Anything Goes

 

CAST LIST

PRODUCTION TEAM

               
Reno Sweeney Karen Broadbent Elisha Whitney John Shepherd Purser Brian Minchin Director Will Harris
Hope Harcourt Jacky Cook (nee Davis) Erma Clare Allsop Angels Anna Chidgey Musical Director Richard Hare
Billy Crocker Shane Wolfe Evangeline Harcourt Laurie Bright   Lucy Harris Choreographer Christine Morris
Moonface Martin Tony Wall Luke & John Rhodri Harris & Mark Williams   Sarah Kennedy    
Lord Evelyn Oakleigh Steve Leitch Captain Dave Beavis   Alice Vassallo Photography Doug Spooner

 

Surrey Advertiser

Diane Ecclestone

 

This Cole Porter musical, set abroad the SS American in the 1930s, is an extravaganza of glorious songs and its comedy pokes fun at the days when gangsters were celebrities.

It's brilliant revival at the National Theatre a few years ago inspired director Will Harris to embark on a production of it with Wallington Operatic. A transatlantic voyage of frivolity and fun, it is an ideal vessel for amateurs, although choreographer Christine Morris was rather stymied when it came to the big ensemble routines which are usually showstoppers since this company was not strong on dance. Staging was uninspired and opportunities for 'business' were sometimes overlooked.

The good news is that there were some lovely characterisations and a vibrant leading lady - Karen Broadbent as nightclub evangelist Reno Sweeney.

Shane Wolfe was a cute Billy, though with a weak singing voice.

Jacky Cook as his beloved Hope made up for it with her beautiful voice. 

Steve Leitch was good value as twistish English Lord Oakleigh and gave us an exuberant solo The Gypsy in Me, John Shepherd slightly underplayed the comedy gift of Billy's tycoon boss Elisha Whitney and Laurie Bright provided another of her repertoire of funny ladies as Evangeline Harcourt. Tony Wall was older then the usual rogues gallery of Moonface Martins but created an enjoyable less-then-ruthless baddie.

 

 

NODA

Bill Edwards

 

This production provided two firsts for me. The first of these being my first time at the Secombe Theatre, and the second being my first time attending a Wallington O.D.S production. The former presented an impressive foyer with a classy decorated multi level bar and cafe area. However on entering the auditorium I became a little concerned for the evening's proceedings upon seeing the somewhat narrow pros arch, which indicated a rather small stage and I wondered f it was too small to accommodate a show the size of Anything Goes. That concern was realised once the curtain went up. Due obviously to the fact that the show predominately takes place on the aft deck of the SS America - the set of which too up most of the stage - the opening night club scene had to be played flat as it had to be played so far downstage. The opening was well orchestrated in brining on various members of the chorus to have a last drink before making their way to the ship, which helped to create the atmosphere of a busy bar and the excitement of going on a voyage, however, at times it was a little crowded and messy due to the depth and meant that the entrances and exits didn't flow and were single file. The set of the SS America followed the usual design - two staircases either side, with a bridge across the top, and credit should be given here to building your own set, and it certainly looked clean and impressive, however again there were occasions when using the stairs and upper area it was apparent that space was tight. The cabins and brig were well designed well designed and again looked good, but due to restrictions in storage space and onstage were also a little cramped.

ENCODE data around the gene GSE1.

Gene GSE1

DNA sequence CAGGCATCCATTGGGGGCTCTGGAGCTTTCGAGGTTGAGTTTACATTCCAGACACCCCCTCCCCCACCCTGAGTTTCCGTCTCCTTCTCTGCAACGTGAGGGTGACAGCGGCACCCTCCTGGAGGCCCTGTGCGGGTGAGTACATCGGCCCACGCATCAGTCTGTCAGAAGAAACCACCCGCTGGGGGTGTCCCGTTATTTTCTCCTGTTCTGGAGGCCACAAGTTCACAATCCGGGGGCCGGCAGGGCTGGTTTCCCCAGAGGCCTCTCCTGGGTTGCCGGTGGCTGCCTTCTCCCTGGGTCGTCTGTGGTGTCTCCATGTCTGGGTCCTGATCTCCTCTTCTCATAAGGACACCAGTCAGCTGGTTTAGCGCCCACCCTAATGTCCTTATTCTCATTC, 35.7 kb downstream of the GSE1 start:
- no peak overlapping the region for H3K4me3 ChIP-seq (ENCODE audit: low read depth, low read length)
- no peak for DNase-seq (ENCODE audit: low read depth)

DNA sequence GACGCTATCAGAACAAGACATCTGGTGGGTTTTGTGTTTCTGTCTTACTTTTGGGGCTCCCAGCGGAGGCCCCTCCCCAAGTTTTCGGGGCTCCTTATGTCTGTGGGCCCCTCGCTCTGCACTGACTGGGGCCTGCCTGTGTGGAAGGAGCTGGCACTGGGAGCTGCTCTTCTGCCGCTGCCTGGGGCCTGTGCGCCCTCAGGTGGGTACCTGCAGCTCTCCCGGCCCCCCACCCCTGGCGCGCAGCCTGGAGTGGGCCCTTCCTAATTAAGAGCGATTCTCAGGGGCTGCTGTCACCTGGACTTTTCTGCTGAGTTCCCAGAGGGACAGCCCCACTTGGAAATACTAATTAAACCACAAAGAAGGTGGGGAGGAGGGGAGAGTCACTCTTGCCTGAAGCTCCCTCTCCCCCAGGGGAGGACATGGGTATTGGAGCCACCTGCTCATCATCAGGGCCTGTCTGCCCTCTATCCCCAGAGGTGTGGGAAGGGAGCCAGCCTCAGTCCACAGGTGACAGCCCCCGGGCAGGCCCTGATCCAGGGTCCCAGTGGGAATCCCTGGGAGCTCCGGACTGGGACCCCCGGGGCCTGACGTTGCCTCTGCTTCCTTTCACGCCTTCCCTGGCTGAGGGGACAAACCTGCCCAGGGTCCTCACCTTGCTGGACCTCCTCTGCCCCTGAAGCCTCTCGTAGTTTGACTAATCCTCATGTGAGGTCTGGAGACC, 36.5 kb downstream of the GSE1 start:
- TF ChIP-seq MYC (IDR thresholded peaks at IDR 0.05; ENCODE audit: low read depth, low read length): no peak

Will Harris' overall staging and Christine Morris' choreography was for the most part slick and tidy, but unremarkable and lacked real polish. The big set numbers such as Anything Goes and Blow, Gabriel, Blow were energetic enough, with everyone involved giving their all, but didn't have that real sparkle about them, possibly due to the performers feeling restricted by the cramped stage space (particularly those set on stairs and upper bridge) and so not feeling able to give full vent to their enjoyment, however, these were still highly enjoyable and entertaining numbers. The staging for Friendship  was a little strange as Reno's moves were tight and choreographed where as Moonface seemed to be very loose and pretty much doing his own thing. In fairness to Christine I have to say that I think this was down to poor execution by Moon rather than poor choreography on her part. I also felt more could have been done with Your The Top. As with many of the numbers in this show it has become a standard and yet there seemed large parts of it that were static, which is fair enough, but then the static parts needed to be sold much stronger by the performers, which didn't really do. There were also moments when the cast were obviously not thinking on their feet, in particular during There's No Cure Like Travel, one of the Angels' hats fell off in a rather awkward area of the stage and instead of one of the cast just picking it up (or the Angel herself of that matter given that an appropriate opportunity almost immediately presented itself) and remove it everyone just stepped around it trying to pretend it didn't exist and so stayed on the floor of the stage for several minutes to the point where I thought it would stay there for the entire duration of Act I until a sailor finally picked it up and removed it. The dialogue in places, particularly in Act I, lacked pace and so it dragged making it lethargic.